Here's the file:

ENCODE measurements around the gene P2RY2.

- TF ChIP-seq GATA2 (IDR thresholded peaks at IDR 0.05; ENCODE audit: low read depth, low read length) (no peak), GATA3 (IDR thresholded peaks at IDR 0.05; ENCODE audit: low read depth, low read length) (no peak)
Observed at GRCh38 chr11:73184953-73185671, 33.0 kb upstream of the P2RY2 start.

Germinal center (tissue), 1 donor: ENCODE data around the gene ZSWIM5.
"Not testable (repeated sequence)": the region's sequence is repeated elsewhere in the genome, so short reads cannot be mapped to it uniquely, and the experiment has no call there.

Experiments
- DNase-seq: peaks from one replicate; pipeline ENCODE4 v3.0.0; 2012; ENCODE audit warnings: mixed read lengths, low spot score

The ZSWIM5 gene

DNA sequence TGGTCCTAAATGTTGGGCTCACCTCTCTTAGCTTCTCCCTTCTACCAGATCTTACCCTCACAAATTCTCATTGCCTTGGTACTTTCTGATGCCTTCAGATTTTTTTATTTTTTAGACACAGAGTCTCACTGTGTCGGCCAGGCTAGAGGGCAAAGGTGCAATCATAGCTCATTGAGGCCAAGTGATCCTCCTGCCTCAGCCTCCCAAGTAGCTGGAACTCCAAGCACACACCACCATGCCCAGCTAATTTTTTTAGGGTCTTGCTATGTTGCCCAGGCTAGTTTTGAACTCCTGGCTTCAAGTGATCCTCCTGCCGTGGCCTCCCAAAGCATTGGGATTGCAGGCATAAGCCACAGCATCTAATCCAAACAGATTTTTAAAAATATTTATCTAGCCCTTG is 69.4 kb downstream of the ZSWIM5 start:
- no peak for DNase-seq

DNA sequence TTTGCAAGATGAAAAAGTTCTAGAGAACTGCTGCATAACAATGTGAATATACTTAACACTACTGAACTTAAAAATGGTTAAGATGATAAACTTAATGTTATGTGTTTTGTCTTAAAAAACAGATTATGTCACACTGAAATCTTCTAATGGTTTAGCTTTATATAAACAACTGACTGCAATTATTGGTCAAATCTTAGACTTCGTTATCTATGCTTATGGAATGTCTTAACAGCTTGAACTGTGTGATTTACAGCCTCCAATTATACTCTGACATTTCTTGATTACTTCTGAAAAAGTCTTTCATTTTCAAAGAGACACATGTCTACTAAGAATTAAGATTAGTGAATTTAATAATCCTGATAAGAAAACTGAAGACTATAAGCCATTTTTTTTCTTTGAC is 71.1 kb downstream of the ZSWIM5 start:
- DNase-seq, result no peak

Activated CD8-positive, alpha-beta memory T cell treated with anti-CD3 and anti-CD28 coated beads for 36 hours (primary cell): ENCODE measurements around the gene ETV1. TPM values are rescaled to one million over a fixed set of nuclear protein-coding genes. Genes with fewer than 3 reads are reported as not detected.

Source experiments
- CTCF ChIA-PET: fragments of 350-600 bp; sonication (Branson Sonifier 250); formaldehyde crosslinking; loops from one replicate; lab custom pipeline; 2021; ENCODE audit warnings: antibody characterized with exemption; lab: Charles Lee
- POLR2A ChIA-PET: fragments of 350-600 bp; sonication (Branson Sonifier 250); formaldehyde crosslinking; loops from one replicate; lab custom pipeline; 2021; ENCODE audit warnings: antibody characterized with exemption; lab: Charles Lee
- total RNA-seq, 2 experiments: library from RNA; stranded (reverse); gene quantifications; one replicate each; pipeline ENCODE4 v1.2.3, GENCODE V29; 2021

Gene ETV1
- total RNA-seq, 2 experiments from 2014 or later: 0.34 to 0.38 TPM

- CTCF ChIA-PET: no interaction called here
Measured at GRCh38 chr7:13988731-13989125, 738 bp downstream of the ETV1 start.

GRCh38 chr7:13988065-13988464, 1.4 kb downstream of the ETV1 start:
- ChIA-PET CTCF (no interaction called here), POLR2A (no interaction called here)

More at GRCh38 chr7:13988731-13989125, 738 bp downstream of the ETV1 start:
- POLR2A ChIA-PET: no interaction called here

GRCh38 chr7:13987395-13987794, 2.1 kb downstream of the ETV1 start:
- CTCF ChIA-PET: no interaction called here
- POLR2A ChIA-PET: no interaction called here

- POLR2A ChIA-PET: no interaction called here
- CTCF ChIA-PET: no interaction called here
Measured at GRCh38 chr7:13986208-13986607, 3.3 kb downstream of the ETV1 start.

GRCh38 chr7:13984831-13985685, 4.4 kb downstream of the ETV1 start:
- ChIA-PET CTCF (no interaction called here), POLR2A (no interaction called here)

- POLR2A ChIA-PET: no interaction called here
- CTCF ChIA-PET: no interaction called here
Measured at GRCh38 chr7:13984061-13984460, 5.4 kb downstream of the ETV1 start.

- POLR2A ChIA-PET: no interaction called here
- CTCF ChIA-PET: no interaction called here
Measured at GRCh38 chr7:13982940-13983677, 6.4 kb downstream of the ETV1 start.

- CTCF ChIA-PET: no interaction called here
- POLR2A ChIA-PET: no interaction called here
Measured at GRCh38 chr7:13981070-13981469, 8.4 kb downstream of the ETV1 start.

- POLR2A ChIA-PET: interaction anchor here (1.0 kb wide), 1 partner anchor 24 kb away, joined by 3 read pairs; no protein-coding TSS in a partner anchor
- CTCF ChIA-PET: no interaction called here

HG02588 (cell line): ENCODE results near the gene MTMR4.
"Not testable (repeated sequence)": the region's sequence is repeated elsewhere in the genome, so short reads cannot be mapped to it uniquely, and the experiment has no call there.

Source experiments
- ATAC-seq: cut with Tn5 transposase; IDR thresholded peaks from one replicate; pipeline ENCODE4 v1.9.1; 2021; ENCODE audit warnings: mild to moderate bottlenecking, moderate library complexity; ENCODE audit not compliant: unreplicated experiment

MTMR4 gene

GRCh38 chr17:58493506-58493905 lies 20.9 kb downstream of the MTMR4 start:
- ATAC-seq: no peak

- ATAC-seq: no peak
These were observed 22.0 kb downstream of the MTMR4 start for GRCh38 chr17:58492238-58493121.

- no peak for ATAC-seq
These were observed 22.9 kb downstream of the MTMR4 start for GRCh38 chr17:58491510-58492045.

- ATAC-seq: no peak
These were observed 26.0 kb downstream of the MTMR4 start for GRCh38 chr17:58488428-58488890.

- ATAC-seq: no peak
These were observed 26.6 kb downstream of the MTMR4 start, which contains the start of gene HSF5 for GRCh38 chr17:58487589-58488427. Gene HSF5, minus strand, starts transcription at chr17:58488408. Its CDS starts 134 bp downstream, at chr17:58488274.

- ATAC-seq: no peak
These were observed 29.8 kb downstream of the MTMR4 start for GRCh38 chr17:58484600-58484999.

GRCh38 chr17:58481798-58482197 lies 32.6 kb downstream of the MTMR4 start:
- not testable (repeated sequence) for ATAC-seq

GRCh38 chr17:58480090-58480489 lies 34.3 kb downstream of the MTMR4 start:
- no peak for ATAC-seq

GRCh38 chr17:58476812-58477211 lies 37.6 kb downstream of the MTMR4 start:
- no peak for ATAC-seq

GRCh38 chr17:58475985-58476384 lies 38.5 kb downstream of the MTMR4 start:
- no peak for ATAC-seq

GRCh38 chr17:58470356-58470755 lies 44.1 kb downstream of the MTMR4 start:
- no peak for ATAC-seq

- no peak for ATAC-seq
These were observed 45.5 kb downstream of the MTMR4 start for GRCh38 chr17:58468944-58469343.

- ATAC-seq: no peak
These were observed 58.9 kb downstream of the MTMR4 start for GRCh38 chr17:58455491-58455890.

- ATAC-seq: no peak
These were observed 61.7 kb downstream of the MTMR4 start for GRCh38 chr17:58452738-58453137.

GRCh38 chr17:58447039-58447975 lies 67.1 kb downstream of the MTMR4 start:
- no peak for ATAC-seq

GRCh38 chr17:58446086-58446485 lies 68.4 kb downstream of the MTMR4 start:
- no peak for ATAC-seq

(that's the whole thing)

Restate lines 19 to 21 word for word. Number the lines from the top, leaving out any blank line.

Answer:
- total RNA-seq, 2 experiments from 2014 or later: 0.34 to 0.38 TPM

- CTCF ChIA-PET: no interaction called here
Measured at GRCh38 chr7:13988731-13989125, 738 bp downstream of the ETV1 start.